Humid Tropical Coast Stabilization and Shelterbelts in Permaculture

Permaculture Designers Manual




Section 10.14 –

Humid Tropical Coast Stabilization and Shelter-belts in Permaculture

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If we presume a fairly delicate sandy coastline, then we need to build a complex stable assembly from the wave break to 10-20 m inland.

The natural profile of undisturbed beach vegetation is that of a convex profile into the wind and these uncut shores are very stable.

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Deliberately mixed hedgerow is a preoccupation, skill and literature of the temperate zones (as these were the first to suffer enclosures of common lands), but the rape of the tropics has now proceeded so far and fast that pioneer hedgerow is a priority theme for tropical coasts and hill country.

Due to ideal growing conditions in the climate, if not the soil, hedgerows quickly establish.


A classical hedgerow for the tropics is given below.


Well-tried procedures are as follows:

Cultivate, manure and place drip line along a hedgerow site and set out (concurrently) a row of:

  • Tall grasses or clump bamboo; Pennisetum is usual.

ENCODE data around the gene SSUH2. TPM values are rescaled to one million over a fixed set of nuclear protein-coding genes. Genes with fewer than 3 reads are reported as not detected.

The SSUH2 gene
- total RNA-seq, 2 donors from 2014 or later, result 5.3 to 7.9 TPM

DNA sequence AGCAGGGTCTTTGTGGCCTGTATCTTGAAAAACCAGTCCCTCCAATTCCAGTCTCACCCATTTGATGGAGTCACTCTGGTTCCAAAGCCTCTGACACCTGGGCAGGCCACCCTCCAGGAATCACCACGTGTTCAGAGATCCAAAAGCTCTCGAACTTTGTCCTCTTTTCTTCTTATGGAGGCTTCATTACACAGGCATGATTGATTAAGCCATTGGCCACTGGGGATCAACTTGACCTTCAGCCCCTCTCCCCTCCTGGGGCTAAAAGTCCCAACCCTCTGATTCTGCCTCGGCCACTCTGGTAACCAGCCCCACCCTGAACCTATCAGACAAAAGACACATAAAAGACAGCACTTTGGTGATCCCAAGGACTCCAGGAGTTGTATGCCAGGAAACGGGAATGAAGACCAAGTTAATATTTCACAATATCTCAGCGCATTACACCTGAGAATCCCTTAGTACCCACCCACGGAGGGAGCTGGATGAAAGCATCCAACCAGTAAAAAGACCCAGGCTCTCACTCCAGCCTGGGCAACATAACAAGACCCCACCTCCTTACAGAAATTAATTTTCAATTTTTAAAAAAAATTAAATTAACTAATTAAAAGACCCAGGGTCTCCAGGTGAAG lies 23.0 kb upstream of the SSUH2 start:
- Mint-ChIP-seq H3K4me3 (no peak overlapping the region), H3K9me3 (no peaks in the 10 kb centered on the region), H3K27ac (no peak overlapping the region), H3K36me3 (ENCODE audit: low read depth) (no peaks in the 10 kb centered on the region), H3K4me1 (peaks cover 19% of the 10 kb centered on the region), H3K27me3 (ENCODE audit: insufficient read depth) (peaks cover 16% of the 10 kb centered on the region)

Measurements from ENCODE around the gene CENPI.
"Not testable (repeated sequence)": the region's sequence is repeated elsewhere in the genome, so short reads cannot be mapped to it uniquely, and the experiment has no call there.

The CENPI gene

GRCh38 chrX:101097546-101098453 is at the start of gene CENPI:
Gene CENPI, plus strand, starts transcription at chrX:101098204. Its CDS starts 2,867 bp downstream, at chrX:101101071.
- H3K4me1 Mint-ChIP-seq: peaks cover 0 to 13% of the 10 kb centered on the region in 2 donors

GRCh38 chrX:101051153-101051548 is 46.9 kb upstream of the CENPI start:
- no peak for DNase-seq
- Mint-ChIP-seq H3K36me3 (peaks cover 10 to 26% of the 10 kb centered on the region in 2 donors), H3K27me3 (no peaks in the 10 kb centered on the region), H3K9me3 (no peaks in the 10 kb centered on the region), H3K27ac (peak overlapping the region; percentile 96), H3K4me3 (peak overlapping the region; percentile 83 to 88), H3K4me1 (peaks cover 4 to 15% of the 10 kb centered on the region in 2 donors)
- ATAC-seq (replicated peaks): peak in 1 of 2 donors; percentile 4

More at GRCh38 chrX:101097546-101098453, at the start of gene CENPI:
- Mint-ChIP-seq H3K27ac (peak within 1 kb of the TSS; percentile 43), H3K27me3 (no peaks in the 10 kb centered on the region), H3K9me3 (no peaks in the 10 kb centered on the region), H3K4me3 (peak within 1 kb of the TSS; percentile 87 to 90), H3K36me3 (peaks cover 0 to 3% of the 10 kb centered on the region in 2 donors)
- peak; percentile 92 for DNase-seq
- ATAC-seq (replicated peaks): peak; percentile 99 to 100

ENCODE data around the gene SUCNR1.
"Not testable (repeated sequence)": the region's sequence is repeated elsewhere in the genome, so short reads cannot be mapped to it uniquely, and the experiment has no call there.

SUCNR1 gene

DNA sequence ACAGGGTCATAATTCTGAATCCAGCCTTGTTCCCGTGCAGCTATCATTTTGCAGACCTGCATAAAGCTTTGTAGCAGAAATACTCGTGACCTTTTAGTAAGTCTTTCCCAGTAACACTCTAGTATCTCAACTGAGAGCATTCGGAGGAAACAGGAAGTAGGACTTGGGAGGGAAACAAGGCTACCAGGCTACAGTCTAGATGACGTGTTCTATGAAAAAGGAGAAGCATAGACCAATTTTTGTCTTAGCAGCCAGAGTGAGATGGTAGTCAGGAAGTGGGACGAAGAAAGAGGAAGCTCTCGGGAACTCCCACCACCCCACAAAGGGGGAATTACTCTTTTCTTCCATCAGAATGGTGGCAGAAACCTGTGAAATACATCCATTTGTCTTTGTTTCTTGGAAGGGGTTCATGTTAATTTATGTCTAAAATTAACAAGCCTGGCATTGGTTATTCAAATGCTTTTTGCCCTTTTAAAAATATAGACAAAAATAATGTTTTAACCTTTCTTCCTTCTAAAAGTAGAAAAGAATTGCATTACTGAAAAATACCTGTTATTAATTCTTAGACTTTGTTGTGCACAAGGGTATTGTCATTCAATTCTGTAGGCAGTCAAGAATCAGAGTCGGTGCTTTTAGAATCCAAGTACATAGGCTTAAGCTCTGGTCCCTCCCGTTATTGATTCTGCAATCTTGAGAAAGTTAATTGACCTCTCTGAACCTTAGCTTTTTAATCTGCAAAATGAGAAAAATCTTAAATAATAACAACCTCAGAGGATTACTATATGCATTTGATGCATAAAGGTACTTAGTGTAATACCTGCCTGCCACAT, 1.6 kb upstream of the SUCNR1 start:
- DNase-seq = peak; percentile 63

• Quickset cuttings of Erythrina fusca or Jatrophe.
  • Seedlings of Leucaena or Acacia.
  • Occasional palms as seedlings, preferably those with spiny trunks or mid-ribs.

The results can be as in Figure 10.48.

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This is for field conditions. When first setting small orchard crop such as citrus or avocado (both wind tender), first cast up an earth ridge system and plant Pennisetum hedges every 30m (100 feet) crosswind and (if possible) cross-slope.

This may result in a series of parallel lines (if wind and slope coincide) or a diamond pattern (wind at an angle to slope) or a series of squares (wind and slope at right angles).

Pay particular attention to the top of ridges in wind-prone areas.

As the young orchard grows, the Pennisetum at 30m shelters it.

Every second row of Pennisetum can be combined with Leucaena and every third and every ridge row with Acacia and palms.

The evolutions follow: Later, the inner rows can be removed as mulch.

Complicating the Hedgerow

Tomato trellis can be placed on Leucaena and passion fruit on most trees.

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Mango itself is a good windbreak, Eugenia can replace some Leucaena and we are on the way to a mixed hedgerow for wild life, domestic forage and food in the tropics.

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would never neglect a bamboo clump as a source of structural field material and effective windbreak.

The cross-slope ridges early established become long-term soil and water traps and accumulate mulch for later evolutions.

These are a feature of the Tropical Crops Materials Centre on Molokai and there, one can see their uses and long-term evolution (under cultivation) into terraces of undoubted stability, as in Figure 10.8.

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Roads should be provided with concrete or stone fill at “X”, the downhill side of the mounds.

Permanent roads can be made after the terraces are formed.


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